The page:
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Prince of Wales (DBJ) Jacket - by Loulou Pirotte

Click here for notes on how to put the shape and stitch pattern files in your usual folder.

Inspiration:  I have always been intrigued by dressmaker and tailoring details. This is inspired by a basic dressmaker shape, modified to some extent. It is important to remember that, whatever the type of dressmaker garment we want to knit, the knitted version will be different, in its fabric, from the original which is usually woven. Knitted garments will also require different construction methods.

Size: petite (Bust - waist - hips: 88 - 68 - 88 cm)

Category: **

Machine: Electronic standard gauge Brother KH970. KRC1000E Colour                 changer (or any double-bed changer).

Yarns:

Total amount used: 320 grs. (170 grs off-white, 150 grs medium grey).

Tension: 0 on both carriages. The close knit bar is used.

Gauge: 10 x 10 cm: 39 stitches x 58 rows.

Stitch pattern:

Prince of Wales’ has always been a popular pattern and many variations have been  designed over the years.

You can easily design your own in Stitch Designer by looking at one of those fabrics.

Shape:

The  shape was designed  in Original Pattern Drafting.

Note: I like to take my shapes into Interactive Knitting and “knit them manually” before starting the actual knitting, to make sure everything is OK.

By “knit manually”, I mean using Interactive Knitting *without the machine*, i.e. using the UP arrow tool.

Knitting tips

  1. It is also possible to add those stitches when the carriage is on the opposite side, using a separate piece of yarn. Actually, I prefer this method. To cast on those stitches, I knit them manually (Knitted back e-wrap ) and transfer the heels of the stitches from the main bed to the ribber.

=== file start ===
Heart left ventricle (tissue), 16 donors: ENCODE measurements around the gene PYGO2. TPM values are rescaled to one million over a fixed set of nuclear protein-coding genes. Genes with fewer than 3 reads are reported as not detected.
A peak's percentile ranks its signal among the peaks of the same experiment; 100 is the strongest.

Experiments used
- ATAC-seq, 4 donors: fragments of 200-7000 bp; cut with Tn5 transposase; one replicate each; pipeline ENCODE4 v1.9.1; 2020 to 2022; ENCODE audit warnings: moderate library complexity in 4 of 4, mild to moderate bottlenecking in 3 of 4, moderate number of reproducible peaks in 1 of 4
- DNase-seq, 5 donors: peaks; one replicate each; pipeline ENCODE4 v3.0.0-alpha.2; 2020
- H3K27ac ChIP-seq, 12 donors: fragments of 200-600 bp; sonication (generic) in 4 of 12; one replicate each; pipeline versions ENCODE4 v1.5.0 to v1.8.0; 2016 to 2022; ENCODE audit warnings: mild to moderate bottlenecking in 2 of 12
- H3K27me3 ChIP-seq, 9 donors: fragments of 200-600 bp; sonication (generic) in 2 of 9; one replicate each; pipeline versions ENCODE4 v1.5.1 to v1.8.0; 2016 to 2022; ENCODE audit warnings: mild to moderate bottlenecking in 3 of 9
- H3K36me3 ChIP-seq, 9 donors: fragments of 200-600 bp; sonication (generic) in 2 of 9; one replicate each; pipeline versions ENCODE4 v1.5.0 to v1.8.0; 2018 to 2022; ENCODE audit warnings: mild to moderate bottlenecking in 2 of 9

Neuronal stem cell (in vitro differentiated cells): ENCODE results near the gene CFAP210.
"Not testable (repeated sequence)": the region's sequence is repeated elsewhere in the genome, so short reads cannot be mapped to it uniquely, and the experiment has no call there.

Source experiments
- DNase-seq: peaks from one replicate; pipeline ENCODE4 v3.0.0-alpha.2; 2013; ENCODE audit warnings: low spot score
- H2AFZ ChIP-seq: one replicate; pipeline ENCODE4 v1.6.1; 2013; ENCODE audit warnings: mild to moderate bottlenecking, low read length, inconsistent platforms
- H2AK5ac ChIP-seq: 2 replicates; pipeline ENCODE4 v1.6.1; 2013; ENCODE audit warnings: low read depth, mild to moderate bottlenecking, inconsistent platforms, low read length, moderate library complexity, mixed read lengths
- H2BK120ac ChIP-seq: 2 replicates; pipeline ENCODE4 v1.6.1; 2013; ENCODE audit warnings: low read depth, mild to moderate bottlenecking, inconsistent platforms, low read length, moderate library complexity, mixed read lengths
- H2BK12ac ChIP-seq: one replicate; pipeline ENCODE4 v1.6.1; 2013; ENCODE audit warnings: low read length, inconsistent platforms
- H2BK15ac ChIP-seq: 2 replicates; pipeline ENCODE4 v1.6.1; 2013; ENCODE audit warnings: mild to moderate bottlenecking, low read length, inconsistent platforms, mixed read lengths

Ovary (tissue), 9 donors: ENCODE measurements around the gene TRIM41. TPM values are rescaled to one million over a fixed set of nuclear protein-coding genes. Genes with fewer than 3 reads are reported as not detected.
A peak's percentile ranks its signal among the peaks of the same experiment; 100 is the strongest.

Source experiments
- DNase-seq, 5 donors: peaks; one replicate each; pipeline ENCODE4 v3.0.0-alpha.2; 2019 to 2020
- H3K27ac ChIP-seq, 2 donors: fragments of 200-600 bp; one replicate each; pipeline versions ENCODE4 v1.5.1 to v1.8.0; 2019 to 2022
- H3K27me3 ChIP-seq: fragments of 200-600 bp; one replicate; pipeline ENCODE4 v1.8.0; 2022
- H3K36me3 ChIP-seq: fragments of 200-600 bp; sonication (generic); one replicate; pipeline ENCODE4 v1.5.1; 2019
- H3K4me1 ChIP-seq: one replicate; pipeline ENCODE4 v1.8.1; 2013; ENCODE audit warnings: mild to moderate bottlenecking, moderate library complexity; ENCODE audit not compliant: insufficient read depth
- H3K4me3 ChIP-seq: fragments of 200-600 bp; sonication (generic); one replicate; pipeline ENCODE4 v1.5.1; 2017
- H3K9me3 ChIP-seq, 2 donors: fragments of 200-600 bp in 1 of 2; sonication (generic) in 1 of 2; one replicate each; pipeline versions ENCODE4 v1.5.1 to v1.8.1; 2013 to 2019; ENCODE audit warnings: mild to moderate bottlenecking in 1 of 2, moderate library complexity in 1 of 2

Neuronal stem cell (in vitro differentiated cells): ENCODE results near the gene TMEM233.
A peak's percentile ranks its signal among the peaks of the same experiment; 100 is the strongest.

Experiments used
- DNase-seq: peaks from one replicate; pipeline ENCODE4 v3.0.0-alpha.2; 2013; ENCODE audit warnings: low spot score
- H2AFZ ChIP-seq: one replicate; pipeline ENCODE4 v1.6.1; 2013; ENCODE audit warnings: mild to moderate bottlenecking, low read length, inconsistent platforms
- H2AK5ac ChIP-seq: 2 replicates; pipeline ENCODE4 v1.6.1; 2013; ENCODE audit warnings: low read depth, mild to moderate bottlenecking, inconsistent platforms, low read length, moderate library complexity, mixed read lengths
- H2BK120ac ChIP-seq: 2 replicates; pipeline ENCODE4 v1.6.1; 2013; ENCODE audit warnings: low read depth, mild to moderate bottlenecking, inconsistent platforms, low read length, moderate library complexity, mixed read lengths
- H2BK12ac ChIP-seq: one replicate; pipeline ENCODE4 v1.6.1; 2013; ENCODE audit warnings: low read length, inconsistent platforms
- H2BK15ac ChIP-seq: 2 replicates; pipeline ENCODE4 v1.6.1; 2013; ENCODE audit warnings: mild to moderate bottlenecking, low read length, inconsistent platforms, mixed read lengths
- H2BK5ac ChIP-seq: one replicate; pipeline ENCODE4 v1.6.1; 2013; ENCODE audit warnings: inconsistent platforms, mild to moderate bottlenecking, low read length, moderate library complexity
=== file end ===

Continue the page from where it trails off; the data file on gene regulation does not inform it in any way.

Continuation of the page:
When adding stitches in double-bed work, it may be difficult to hang a cast-on comb, especially if you already have a large number of stitches in work. To work around this, I cast on the new stitches (Knitted back e-wrap), transfer the heels of the stitches from main bed to ribber, place a ravel cord over the newly cast on stitches and pull down on the ravel cord, from under the beds, until the knitting  is long enough to hang a comb and/or weights.
  2. The small “>” shape in the front facing is constructed to remove excess fabric at the point of the
    V-neck when the facing is folded in. The shaping tag is H and this is short rowed.
    If you don’t feel confident enough to short row in double-bed jacquard, you can either:
  1. Use cut and sew for this deleted “dart”.
  2. If your yarn is very fine, avoid short rowing and knit the shape without this ‘dart’. You will then ‘fold’ the fabric over itself and form a mitre when you finish the jacket.